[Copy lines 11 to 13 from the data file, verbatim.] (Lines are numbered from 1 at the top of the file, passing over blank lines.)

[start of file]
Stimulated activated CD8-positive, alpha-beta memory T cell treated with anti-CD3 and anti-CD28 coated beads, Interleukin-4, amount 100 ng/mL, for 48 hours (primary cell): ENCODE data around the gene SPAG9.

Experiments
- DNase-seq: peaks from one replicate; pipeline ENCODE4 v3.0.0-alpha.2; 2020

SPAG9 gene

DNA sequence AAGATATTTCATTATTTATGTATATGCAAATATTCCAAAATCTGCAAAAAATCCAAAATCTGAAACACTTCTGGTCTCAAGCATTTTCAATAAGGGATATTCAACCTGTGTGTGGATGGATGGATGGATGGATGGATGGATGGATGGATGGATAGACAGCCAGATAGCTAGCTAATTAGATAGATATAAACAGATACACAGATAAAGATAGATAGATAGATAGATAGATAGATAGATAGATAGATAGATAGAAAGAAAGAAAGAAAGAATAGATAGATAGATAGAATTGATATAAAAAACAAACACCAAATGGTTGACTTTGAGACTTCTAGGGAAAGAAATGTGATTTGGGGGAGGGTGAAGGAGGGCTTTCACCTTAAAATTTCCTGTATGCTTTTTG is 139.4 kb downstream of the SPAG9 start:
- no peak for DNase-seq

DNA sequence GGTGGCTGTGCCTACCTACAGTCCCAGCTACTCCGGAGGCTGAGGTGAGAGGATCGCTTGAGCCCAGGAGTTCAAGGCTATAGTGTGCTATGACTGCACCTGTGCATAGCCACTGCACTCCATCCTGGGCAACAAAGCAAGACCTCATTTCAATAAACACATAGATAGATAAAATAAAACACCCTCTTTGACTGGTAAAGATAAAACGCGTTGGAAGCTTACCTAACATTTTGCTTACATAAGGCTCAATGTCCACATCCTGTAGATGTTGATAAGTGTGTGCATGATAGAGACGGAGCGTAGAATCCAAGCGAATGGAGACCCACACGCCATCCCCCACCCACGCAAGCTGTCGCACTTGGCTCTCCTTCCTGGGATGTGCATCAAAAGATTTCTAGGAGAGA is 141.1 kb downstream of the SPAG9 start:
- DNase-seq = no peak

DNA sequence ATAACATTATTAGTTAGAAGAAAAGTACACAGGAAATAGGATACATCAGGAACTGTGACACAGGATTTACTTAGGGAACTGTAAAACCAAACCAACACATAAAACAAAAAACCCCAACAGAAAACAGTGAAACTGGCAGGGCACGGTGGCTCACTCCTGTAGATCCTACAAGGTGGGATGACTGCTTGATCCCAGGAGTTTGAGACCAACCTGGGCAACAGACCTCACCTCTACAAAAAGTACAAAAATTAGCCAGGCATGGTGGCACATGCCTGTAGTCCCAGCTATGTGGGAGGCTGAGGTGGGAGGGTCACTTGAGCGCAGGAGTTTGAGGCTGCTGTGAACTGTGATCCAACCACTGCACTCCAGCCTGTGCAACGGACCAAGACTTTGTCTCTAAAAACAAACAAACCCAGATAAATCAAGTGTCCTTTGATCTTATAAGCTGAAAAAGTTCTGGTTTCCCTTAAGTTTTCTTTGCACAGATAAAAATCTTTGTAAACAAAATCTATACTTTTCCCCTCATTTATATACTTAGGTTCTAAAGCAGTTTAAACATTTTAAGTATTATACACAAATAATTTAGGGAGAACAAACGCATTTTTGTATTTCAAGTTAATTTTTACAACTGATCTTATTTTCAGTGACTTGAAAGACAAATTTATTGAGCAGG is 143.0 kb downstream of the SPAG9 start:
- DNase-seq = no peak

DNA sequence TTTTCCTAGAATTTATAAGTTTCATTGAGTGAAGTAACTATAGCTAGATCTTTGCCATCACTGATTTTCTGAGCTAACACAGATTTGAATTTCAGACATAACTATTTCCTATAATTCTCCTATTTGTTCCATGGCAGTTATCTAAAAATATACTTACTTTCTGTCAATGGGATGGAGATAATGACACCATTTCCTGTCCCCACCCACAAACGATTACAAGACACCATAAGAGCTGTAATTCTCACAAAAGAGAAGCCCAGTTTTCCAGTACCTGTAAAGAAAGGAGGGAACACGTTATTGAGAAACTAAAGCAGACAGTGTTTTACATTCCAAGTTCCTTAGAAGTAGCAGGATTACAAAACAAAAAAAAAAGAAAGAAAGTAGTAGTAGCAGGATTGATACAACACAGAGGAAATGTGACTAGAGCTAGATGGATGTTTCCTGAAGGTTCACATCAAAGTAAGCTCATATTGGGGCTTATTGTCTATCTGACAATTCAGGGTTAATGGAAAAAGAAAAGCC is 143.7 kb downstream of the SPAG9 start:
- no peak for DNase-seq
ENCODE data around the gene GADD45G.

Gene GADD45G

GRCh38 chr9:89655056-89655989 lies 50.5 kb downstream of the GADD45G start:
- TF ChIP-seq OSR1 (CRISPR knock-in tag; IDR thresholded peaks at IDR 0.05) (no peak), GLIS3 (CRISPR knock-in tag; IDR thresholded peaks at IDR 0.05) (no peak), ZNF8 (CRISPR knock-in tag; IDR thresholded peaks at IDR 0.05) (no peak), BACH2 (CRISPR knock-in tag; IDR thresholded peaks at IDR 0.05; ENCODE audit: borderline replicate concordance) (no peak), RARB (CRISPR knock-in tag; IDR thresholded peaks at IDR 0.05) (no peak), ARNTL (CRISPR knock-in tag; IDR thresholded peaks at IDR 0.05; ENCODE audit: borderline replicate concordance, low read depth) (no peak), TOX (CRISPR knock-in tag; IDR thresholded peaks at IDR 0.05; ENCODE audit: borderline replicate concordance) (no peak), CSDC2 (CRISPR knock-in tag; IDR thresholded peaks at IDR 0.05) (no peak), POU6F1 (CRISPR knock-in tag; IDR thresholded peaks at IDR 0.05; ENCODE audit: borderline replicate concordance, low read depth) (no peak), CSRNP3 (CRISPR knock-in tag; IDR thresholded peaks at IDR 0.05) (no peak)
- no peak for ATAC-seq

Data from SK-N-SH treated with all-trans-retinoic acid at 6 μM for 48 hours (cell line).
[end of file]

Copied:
DNA sequence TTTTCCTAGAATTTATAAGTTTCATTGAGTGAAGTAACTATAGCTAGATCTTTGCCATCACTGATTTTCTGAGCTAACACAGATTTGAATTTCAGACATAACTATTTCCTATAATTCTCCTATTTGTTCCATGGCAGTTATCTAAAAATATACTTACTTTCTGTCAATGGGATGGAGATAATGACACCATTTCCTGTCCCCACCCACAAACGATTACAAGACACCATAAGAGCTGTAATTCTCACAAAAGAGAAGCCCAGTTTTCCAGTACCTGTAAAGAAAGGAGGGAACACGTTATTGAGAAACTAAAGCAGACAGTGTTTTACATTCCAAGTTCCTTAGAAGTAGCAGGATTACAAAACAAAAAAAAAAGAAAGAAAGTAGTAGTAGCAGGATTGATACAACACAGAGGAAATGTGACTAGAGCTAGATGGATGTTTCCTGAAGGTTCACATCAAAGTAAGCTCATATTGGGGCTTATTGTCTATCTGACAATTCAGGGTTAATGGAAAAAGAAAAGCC is 143.7 kb downstream of the SPAG9 start:
- no peak for DNase-seq
ENCODE data around the gene GADD45G.